I rather like being a clear cut it is either right or wrong kind of person. The cop out answer of “It’s complicated,” more often than not is an excuse to do what you want to do anyway because you’ve spent some time rationalizing it.
Yet as a mother of three children, with different personalities and ways of doing things, it’s not always easy to show them that I’m being clear cut with the principle of the issue. Perhaps it is because they, as children, appear to us adults to be always on the lookout for any amount of unfairness. It is as if they go to special training to hunt out any possibility that their brother or sister may have gotten away with something that they did not.
My son got out some roast leftovers (which I managed to incorporate into breakfast this morning) for lunch and I told him no, because we were going to use some of it again at supper time. My daughter pulled out a biscuit from this morning and he was upset that she was getting away with it. I gently reminded him that biscuits weren’t on the menu for tonight, but the leftover roast had appeared at breakfast this morning and would again at super tonight so he didn’t need it at lunch as well.
I look at how some adults, as individuals, corporations and even nations interact with each other and it seems to me that many of them never outgrew that childish phase of hunting for ways where they were being treated unfairly. I wonder what would happen if they spent the same amount of time volunteering and making a difference in their community?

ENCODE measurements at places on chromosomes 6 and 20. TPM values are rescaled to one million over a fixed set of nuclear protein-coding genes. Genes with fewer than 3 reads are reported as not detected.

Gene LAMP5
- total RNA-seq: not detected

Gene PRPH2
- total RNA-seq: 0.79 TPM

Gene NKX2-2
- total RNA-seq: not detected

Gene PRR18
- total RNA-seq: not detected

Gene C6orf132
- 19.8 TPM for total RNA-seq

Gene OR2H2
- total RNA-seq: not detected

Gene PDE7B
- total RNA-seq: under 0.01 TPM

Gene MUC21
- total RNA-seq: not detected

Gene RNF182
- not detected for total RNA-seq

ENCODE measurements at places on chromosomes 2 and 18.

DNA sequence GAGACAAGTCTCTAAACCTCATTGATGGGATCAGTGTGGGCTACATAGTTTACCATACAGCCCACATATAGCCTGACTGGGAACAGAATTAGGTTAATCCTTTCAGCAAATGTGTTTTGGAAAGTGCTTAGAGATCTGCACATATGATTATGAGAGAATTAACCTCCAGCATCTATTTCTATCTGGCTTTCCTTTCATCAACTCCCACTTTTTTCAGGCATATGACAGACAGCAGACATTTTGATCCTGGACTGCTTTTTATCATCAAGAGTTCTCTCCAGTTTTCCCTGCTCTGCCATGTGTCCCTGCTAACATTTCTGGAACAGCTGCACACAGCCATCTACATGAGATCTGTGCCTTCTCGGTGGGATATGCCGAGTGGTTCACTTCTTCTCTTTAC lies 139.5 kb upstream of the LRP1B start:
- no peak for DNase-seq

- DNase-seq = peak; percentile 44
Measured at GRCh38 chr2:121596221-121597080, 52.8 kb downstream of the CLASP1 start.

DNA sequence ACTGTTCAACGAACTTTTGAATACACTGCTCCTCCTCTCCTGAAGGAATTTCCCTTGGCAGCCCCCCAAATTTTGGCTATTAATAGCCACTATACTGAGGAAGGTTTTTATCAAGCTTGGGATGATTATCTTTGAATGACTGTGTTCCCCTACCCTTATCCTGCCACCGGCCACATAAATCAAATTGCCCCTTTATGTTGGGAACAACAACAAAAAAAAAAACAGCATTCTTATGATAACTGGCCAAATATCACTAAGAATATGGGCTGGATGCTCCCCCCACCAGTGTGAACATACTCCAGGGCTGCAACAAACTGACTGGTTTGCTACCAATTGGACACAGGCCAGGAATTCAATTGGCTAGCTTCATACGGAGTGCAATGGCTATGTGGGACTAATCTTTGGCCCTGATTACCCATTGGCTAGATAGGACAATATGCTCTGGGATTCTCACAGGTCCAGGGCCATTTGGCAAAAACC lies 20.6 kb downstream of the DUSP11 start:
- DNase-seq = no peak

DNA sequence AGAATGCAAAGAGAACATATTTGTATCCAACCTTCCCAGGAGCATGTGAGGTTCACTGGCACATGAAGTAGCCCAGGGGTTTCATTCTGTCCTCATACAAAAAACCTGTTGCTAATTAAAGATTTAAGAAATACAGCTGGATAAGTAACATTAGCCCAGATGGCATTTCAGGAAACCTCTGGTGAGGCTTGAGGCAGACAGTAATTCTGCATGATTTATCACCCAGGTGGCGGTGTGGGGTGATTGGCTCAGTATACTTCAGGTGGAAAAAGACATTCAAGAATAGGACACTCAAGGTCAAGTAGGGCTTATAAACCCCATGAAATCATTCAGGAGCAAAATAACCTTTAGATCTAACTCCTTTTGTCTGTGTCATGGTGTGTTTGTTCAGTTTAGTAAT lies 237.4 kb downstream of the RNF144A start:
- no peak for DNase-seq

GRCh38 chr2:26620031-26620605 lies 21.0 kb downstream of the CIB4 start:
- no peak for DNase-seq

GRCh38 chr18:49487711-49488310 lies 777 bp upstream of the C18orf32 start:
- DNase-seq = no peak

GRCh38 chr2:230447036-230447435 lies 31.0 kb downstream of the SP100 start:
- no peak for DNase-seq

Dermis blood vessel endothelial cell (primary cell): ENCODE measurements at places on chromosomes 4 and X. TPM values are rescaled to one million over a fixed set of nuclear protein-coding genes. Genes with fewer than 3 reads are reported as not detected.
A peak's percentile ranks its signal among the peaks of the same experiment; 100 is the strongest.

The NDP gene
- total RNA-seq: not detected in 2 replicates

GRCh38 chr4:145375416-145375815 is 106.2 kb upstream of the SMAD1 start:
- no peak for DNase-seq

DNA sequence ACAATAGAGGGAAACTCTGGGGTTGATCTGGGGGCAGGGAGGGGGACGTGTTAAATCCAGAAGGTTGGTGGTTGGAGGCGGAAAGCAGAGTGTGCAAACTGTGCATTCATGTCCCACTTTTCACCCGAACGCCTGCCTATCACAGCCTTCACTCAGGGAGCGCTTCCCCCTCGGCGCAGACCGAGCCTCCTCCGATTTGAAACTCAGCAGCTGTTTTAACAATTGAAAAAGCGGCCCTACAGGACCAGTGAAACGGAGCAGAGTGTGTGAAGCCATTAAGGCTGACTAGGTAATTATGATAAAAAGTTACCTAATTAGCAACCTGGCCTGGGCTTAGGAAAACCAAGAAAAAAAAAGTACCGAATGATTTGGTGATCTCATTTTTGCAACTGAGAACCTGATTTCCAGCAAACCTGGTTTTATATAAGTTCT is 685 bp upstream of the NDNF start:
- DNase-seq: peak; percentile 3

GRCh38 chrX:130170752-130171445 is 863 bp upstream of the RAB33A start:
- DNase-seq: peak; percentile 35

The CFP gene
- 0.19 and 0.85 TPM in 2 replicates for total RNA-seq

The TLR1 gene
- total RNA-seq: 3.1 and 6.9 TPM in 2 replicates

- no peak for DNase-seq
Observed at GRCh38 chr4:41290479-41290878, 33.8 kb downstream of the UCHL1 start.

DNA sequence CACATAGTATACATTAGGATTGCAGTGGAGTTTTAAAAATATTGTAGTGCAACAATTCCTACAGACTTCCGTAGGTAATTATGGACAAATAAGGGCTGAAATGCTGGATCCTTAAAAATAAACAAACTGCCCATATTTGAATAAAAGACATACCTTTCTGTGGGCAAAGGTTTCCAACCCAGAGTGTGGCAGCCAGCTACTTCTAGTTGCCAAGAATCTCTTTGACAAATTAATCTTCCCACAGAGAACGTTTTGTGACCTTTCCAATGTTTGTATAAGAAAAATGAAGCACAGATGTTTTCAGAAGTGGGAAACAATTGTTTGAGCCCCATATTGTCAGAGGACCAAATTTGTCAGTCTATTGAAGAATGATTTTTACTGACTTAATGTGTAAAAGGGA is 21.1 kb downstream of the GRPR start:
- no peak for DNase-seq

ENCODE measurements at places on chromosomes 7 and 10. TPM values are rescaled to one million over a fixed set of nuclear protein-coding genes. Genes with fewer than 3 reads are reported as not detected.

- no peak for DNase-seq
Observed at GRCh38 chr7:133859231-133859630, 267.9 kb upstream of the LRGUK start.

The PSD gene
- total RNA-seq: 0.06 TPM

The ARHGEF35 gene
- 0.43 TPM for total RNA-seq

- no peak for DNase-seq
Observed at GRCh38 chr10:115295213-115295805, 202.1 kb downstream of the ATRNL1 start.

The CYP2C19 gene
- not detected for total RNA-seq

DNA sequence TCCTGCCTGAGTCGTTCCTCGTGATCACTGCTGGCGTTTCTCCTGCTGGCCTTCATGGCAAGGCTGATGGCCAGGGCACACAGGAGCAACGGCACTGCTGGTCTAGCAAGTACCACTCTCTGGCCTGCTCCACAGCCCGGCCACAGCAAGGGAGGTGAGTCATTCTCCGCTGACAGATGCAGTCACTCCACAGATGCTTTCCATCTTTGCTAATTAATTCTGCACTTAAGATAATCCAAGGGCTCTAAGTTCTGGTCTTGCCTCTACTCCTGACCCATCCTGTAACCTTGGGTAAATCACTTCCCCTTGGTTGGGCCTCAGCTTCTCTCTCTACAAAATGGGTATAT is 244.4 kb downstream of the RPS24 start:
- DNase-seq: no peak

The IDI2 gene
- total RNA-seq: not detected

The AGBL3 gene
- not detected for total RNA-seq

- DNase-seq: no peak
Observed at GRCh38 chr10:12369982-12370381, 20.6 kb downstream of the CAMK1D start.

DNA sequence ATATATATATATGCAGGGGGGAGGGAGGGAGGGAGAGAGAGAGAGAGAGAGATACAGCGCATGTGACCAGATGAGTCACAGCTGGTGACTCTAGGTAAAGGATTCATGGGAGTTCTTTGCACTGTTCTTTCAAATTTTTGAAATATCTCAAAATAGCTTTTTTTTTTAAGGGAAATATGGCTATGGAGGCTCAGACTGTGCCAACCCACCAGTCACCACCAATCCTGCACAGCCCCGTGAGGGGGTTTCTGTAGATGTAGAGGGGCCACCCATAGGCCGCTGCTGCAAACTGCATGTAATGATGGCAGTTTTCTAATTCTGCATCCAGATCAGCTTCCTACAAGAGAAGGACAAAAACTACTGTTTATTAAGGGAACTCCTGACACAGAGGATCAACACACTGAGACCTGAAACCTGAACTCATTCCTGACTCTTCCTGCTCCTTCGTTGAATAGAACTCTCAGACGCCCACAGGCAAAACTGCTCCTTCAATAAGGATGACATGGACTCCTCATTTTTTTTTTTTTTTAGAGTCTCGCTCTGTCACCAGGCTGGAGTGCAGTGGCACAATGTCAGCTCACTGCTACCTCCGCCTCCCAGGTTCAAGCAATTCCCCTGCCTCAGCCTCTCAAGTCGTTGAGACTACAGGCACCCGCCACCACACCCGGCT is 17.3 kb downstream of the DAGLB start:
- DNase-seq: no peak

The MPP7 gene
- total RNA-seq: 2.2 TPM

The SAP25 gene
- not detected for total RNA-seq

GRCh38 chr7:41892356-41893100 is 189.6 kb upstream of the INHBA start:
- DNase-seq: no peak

Missing one of your children is an interesting experience. My husband moped around the house for a few weeks. He missed Michael greatly. I certainly noticed that my right hand in cooking was gone. We all missed Mr. Witty and random fact spiller. But Greta’s reaction was one of the most endearing.
As I tucked her into bed one night and we discussed her missing brother, dutifully working at summer camp, she wondered about the most important part of their relationship as siblings. “Will Michael forget how to tickle me?”
I assured her that Michael wouldn’t lose his ability to tickle her and they would still have a lot of fun when he got back. The simplicity of childhood – and yet the most vulnerable and intimate. Here we were, adults and so mature, thinking about surface level areas of missing our son. Greta went straight for the heart of the matter, to a very personal level, and she wasn’t afraid to do so. She also seemed much more at peace once I had reassured her of her biggest most personal fear about her brother being gone.
Perhaps we, like Greta, should open up about our deepest fears to people we can trust instead of dwelling forever on the surface level ones. The sooner we are assured – the sooner we have peace.
My two youngest children are participating in a bike-a-thon for their school today. We are trying to train them to do some of their own fundraising and I suggested a particular name to Matthew. He asked for the phone number and I dialed it for him then handed him the phone. I heard the sweetest thing from him.
Mrs. T., this is Matthew. I was wondering if you would sponsor me and my sister for the bike-a-thon tomorrow.
Just when you think that your kids will never learn to work together, play together or figure out a way to get along before they are adults, this happens. Me and my sister. At the family breakfast table this morning, I shared the story with my husband who had been at a board meeting last night. The story melted his heart too.